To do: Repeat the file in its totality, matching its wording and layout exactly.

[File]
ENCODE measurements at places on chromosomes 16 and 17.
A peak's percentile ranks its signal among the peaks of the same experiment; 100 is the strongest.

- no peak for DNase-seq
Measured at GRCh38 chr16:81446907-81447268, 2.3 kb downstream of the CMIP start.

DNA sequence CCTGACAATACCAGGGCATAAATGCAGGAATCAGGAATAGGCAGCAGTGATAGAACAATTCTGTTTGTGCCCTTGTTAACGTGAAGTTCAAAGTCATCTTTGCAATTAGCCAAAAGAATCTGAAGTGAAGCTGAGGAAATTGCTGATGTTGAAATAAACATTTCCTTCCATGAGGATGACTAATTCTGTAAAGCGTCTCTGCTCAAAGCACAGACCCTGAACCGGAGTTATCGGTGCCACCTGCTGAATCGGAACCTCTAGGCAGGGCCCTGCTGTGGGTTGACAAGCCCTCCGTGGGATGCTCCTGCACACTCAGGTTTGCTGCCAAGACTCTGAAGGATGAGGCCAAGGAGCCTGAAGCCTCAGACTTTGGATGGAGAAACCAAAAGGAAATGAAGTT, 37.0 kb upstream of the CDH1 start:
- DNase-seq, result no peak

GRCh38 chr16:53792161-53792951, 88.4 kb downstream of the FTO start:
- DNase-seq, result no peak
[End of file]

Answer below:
ENCODE measurements at places on chromosomes 16 and 17.
A peak's percentile ranks its signal among the peaks of the same experiment; 100 is the strongest.

- no peak for DNase-seq
Measured at GRCh38 chr16:81446907-81447268, 2.3 kb downstream of the CMIP start.

DNA sequence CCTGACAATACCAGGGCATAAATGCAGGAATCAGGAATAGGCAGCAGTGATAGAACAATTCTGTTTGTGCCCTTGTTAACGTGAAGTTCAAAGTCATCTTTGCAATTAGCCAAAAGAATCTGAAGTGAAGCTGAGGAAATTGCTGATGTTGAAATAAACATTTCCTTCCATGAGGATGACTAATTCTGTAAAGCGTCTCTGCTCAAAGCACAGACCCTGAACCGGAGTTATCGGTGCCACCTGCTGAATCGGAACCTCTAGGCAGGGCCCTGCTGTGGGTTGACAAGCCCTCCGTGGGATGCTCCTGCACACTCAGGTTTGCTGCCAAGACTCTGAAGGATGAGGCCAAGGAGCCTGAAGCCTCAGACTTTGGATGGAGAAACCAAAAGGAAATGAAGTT, 37.0 kb upstream of the CDH1 start:
- DNase-seq, result no peak

GRCh38 chr16:53792161-53792951, 88.4 kb downstream of the FTO start:
- DNase-seq, result no peak